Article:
Southern Oregon vintners were champs in many ways during the past year.

Accolades and reviews kept the highlight reel rolling for local wineries. But just like sports franchises, there comes a time to move on to the next season.

The early clues about where the Southern Oregon wine industry is headed arrived in the 2016 Oregon Harvest Report compiled by the Portland-based Oregon Wine Board.

"There's been a lot of awareness and press coverage saying: 'Hey, Southern Oregon is making great wine,'" said Oregon Wine Board spokesperson Michelle Kaufmann. "And a lot of people are still responding, 'Southern Oregon makes wine?' "

The annual report is an accumulation of anecdotal reports from the vineyards, and there's plenty of good news both here and in other parts of the state.

The early harvest, which isn't completely in for some growers, created different approaches and opportunities.

"Similar to the last two vintages, the 2016 growing season continued to push the envelope for defining the new normal in Oregon," the report stated.

A warm spring, moderate summer and a mild fall provided even growing conditions through véraison, the onset of ripening.

"Though it was an intense growing season due to the early start, the fruit produced throughout the state resulted in wonderful concentration and complexity with characteristic natural acidity," the report stated.

An early bud break was followed by a summer that produced fewer heat spikes than in 2015 and 2014. Smaller berries ripened earlier. There were few signs of disease, pests or bird affects, while cooler temperatures in September and October limited the growing days along the lines of 2013 and 2014.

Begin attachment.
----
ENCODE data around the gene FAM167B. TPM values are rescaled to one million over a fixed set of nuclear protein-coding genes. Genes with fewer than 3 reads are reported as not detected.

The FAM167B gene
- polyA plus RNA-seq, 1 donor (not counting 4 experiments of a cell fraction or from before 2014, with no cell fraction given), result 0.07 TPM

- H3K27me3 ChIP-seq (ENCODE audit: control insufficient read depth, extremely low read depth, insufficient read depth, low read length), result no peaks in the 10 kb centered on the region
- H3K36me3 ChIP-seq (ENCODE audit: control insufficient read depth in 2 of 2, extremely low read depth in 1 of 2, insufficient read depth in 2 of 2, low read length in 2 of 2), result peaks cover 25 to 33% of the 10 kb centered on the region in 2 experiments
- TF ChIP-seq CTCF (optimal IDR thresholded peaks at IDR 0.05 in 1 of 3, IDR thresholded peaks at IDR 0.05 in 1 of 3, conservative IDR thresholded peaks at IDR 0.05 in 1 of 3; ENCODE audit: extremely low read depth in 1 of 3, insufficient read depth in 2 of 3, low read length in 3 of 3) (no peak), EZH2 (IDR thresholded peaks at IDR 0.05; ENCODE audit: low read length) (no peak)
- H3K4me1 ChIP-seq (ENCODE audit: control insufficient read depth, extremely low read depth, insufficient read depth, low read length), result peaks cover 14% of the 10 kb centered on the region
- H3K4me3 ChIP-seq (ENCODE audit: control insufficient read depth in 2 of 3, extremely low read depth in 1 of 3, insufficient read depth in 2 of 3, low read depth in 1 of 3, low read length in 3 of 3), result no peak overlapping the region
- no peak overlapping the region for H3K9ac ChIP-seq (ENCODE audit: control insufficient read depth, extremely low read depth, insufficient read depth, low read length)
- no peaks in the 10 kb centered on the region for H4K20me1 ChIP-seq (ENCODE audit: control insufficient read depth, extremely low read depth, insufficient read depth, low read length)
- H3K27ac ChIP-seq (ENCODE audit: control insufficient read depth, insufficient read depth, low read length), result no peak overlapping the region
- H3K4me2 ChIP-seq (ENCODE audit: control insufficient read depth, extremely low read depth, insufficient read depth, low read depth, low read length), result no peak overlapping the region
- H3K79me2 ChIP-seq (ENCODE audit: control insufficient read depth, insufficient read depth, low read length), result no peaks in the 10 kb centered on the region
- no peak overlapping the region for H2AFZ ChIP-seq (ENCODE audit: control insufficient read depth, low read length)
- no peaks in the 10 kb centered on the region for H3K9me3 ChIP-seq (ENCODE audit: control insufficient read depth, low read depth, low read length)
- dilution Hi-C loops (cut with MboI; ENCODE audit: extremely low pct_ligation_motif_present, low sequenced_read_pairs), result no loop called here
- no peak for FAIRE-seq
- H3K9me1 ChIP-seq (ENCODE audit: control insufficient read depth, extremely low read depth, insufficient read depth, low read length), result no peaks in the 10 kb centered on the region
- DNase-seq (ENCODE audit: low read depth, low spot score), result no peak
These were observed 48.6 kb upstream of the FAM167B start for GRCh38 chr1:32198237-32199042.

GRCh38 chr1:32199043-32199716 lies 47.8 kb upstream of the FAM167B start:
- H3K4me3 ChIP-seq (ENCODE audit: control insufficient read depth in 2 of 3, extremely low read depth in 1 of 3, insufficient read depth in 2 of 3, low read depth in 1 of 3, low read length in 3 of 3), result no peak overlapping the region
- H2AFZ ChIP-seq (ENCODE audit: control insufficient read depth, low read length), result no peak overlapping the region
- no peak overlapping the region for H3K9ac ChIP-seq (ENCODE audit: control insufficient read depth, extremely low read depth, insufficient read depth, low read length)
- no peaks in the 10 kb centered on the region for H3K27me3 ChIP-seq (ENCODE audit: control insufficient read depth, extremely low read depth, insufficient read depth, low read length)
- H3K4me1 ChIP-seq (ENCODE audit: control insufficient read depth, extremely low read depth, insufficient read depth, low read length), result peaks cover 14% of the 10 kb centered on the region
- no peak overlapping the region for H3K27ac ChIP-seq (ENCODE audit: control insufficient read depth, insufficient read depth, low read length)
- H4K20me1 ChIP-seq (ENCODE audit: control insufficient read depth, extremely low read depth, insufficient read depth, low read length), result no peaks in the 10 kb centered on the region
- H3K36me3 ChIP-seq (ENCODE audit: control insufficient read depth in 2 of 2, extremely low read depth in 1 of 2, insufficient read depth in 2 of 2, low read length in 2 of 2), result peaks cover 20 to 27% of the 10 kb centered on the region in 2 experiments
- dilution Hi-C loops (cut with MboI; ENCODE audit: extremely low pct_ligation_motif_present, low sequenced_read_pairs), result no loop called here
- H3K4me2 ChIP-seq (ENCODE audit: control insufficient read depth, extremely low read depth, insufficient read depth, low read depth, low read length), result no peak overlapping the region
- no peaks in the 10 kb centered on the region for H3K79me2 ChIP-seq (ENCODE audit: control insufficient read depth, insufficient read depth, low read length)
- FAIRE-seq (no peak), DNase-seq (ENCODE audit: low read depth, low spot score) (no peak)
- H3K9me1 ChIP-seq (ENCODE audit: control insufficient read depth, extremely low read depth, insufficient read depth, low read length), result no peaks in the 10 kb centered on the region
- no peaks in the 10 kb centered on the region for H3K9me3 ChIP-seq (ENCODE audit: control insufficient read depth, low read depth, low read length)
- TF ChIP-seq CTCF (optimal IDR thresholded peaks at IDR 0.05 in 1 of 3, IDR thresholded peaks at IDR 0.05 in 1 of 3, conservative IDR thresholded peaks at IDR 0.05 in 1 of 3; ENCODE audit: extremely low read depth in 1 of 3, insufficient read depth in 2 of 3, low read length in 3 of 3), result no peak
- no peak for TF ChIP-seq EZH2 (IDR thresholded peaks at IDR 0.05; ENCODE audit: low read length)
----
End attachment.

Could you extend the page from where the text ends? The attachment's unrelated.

The relatively stress-free vintage resulted in average yields and high-quality fruit statewide, Southern Oregon University environmental science and policy professor Greg Jones said.

Foris Winery and Vineyards winemaker Bryan Wilson said 2016 can be summed up in one word: early.

"Adapting to the third straight year of early and warm vintages, we initiated night harvesting, which allowed us to deliver cold fruit to the winery and wrap up picking by 10:30 a.m. daily, a real saving grace," Wilson said. "Overall quality looks to be quite good to exceptional. The pinot noirs are quite forward, with dark fruit and well- ripened tannins retaining very good natural acidity. The late-ripening reds had the opportunity to develop dark purple/black color, mature tannins and dense, concentrated flavors with great structure."

That said, he anticipates an exceptional Gewürztraminer vintage.

Dancin Vineyards owner Dan Marca said cooler average summer temperatures were advantageous, providing the opportunity for much longer hang times than in recent years, resulting in richer flavors.

"It's also important to note that our average start date for irrigation was the third week in July versus the first week of July during the past three years," Marca said. "Our yields were within 5 percent of average, and the quality of the crop has been amazing."

The early arrival didn't bother the 35 wineries around the state crushing 28 varieties of grapes from the 300 acres grown by Don and Traute Moore at Quail Run Vineyards.

"All of our winemakers were very happy," Traute Moore said. "We've received a lot of recognition this year, but I think with the quality we have here that will remain pretty steady."

While most growers were pleased to hang up their trimmers a few weeks earlier this year, a few grapes remain on the vine at Serra Vineyards.

"We're hoping to do a port for the first time this year," said assistant winemaker Liz Wan. "We have very nice frost protection on the estate, and coupled with that we've had mild weather. It's been sunny every day in the Applegate for the past week. So we're not thinking that it's an issue to pick until we get the last couple of brix."

Wan is also an industry consultant, who visits trade shows, festivals and tasting rooms, along with wine writers.

"I've never seen so many out-of-state and international guests come through our valley," Wan said. "The majority were referencing the hype and press."

 — Reach reporter Greg Stiles at 541-776-4463 or business@mailtribune.com. Follow him on Twitter at www.twitter.com/GregMTBusiness, on Facebook at www.facebook.com/greg.stiles.31.